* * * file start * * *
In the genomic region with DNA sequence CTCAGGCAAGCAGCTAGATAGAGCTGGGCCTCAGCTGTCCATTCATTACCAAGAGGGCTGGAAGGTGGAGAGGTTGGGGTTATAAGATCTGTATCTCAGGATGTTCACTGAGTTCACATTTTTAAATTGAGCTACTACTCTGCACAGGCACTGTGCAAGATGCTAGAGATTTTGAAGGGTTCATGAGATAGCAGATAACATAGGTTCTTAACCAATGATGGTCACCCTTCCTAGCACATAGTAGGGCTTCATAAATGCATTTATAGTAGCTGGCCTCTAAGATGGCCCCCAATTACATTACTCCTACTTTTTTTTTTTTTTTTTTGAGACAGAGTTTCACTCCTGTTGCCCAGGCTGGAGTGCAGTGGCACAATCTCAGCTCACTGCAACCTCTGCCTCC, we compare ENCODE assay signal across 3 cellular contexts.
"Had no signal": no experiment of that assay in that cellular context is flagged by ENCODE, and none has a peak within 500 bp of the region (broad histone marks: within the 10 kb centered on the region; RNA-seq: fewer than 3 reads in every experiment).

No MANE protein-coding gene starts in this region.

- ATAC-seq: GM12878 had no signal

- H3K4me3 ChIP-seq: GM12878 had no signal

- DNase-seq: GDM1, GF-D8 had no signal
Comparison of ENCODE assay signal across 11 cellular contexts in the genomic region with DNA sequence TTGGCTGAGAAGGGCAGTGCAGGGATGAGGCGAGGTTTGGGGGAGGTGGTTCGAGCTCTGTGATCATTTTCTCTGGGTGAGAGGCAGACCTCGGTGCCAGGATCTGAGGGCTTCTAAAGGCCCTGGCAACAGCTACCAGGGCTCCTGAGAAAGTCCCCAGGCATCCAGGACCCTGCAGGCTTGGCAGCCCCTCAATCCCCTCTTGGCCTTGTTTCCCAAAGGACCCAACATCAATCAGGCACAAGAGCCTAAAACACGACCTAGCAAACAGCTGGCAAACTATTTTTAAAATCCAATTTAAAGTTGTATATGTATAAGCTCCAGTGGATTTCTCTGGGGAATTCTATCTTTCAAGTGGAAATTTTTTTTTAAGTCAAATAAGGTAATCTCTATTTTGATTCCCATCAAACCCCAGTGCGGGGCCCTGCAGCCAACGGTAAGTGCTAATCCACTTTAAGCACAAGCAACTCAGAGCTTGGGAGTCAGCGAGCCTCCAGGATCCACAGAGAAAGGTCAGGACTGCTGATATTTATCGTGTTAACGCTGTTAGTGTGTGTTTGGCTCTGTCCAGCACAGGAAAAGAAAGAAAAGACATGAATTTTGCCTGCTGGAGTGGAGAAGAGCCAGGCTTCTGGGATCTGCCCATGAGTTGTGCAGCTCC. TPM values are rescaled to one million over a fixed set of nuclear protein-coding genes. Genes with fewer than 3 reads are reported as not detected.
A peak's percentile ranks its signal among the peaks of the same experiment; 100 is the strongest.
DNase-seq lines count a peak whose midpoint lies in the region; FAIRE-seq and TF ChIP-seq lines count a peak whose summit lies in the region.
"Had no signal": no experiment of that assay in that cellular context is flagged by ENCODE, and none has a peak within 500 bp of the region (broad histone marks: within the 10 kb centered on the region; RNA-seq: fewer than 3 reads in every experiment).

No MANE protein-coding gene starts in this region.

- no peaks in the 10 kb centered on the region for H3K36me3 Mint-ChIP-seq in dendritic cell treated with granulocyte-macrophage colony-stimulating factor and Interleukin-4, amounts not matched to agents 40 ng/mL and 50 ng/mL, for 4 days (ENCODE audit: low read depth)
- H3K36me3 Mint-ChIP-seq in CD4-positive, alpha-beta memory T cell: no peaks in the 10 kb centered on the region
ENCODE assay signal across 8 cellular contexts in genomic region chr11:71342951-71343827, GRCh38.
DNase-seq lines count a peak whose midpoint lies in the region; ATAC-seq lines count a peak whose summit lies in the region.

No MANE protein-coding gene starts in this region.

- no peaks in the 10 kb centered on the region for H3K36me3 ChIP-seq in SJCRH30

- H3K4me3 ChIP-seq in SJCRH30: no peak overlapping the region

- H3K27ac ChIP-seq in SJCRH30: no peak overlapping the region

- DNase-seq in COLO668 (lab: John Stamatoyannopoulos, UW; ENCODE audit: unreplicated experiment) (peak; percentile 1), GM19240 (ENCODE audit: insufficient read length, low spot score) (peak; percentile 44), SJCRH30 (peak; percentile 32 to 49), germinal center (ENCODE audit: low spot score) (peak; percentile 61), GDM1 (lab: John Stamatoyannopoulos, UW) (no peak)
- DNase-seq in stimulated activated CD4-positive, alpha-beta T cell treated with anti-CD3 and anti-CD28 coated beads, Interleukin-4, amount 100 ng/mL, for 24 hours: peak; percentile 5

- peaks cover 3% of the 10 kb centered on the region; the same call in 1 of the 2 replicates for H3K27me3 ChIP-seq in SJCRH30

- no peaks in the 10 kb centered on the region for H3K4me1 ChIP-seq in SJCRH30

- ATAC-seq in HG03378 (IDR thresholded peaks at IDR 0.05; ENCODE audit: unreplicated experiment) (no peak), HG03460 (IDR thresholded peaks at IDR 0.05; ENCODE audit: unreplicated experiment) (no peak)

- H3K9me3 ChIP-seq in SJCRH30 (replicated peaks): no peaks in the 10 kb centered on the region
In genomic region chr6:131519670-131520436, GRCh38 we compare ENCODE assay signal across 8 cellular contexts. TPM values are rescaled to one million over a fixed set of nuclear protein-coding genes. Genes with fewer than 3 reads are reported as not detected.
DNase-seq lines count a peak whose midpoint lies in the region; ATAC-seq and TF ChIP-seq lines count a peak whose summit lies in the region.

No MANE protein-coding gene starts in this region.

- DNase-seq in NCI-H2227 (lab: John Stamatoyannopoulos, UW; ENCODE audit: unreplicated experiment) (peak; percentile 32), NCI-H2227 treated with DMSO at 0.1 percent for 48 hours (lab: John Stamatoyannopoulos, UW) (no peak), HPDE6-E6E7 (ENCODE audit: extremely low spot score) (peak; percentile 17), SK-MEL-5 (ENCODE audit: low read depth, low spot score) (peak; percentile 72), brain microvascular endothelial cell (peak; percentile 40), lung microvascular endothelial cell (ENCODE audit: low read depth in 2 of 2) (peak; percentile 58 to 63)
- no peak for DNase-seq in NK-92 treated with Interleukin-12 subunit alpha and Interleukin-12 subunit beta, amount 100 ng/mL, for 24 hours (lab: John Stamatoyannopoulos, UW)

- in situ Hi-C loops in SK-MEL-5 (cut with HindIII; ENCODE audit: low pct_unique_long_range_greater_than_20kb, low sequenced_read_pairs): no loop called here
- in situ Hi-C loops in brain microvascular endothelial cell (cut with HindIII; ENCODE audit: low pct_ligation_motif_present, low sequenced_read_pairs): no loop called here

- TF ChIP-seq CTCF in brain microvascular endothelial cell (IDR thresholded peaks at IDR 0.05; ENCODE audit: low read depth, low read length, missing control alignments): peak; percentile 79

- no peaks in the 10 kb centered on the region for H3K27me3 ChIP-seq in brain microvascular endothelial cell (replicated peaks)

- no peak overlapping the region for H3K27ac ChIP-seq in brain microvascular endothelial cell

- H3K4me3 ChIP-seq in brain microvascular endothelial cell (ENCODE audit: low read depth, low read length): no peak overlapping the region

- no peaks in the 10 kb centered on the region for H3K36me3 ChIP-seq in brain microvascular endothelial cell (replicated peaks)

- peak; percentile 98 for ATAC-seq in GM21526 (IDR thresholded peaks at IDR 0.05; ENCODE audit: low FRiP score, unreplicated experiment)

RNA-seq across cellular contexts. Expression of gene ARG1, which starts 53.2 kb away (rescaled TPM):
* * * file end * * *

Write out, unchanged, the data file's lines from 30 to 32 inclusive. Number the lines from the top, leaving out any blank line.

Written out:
- no peak for DNase-seq in NK-92 treated with Interleukin-12 subunit alpha and Interleukin-12 subunit beta, amount 100 ng/mL, for 24 hours (lab: John Stamatoyannopoulos, UW)

- in situ Hi-C loops in SK-MEL-5 (cut with HindIII; ENCODE audit: low pct_unique_long_range_greater_than_20kb, low sequenced_read_pairs): no loop called here
- in situ Hi-C loops in brain microvascular endothelial cell (cut with HindIII; ENCODE audit: low pct_ligation_motif_present, low sequenced_read_pairs): no loop called here